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Chapter 7. Rallying Support from the Pro... > Mental Health Professionals - Pg. 67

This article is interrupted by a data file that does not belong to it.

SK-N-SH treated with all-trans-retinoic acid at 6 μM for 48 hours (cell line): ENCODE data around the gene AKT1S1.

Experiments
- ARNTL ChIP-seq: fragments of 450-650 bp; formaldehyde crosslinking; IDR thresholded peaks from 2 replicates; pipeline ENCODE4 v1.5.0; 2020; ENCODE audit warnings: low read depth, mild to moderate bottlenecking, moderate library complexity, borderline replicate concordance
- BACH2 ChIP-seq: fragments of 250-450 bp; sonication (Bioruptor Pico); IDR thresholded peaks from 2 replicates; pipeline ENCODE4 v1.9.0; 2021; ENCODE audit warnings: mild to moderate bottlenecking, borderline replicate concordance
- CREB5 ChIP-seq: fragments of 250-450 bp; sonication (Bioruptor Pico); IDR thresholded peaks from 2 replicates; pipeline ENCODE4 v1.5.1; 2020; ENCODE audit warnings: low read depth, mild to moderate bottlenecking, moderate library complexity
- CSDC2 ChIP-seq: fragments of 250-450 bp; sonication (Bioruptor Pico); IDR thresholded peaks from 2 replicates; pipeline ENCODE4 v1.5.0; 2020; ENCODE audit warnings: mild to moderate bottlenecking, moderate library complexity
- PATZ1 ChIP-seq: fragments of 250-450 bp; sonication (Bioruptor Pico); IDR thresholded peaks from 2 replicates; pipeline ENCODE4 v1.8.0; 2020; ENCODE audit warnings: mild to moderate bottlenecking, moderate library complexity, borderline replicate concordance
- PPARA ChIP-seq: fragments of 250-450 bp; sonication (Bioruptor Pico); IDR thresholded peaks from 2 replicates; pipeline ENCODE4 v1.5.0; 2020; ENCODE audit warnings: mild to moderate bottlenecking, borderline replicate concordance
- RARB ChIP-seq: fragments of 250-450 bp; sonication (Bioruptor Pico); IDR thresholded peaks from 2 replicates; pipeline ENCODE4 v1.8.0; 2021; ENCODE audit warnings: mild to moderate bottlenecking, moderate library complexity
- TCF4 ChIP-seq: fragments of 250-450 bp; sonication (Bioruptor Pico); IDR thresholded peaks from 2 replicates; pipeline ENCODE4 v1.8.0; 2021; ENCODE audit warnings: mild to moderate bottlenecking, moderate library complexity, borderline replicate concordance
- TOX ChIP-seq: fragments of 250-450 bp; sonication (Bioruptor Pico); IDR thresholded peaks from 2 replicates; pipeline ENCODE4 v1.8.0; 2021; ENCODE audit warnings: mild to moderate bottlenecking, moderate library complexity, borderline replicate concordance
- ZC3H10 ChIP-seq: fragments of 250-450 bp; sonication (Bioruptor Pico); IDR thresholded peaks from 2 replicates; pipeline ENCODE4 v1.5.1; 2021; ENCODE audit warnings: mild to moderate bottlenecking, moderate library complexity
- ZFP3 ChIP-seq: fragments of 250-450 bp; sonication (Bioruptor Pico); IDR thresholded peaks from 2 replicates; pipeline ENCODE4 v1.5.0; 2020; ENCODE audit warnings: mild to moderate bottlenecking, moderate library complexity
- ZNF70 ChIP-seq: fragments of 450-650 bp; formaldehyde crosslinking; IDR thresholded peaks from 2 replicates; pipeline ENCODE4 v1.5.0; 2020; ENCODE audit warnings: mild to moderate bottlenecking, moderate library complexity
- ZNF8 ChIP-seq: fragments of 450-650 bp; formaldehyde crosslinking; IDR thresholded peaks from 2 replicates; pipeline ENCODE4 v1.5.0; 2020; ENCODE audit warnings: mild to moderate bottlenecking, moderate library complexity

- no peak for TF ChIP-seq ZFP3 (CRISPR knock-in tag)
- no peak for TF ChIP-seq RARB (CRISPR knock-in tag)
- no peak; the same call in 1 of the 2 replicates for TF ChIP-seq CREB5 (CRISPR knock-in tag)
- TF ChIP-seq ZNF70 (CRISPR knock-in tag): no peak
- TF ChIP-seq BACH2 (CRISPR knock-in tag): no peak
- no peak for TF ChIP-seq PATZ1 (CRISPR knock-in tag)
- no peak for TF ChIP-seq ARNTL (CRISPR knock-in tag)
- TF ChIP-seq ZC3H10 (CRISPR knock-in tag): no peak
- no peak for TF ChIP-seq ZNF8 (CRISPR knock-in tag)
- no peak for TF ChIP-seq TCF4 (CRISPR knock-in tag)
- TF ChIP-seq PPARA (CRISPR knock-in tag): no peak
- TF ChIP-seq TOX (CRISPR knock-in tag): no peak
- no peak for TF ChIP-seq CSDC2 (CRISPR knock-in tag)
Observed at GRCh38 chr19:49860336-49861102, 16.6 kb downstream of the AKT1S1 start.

Rallying Support from the Pros 67 Matter of Fact Working one-on-one with a mental health professional, career counselor, coach, or organizer in private practice is not the only way to get expert advice. You might save time and money in a group counseling or seminar setting. Plus, the camaraderie and networking opportunities of a group environment can be an asset when you're going through the often lonely and isolating process of trying to change your behavior. To find support groups or seminars, contact: universities (especially the adult education or continuing education division); professional associations for the field or industry in which you work; places of worship such as churches and synagogues; hospitals, clinics, and HMOs; and social service agencies or community centers. The Six Faces of Psychotherapy Choosing among all the different types of mental health professionals is like falling into a bowl of alphabet soup. Do you go to a Ph.D., Psy.D., M.D., M.S.W., C.S.W., M.A., M.S., M.Ed., or B.A., or do you just decide it's all a bunch of B.S. and give up? To help you with your search, here are brief descriptions of the six types of mental health profes- sionals you're most likely to come across when seeking psychotherapy: · Psychologists:Psychologists who perform psychotherapy have a doctoral degree, either a Ph.D. or a Psy.D., in psychology (usually either clinical or counseling psychology) and a license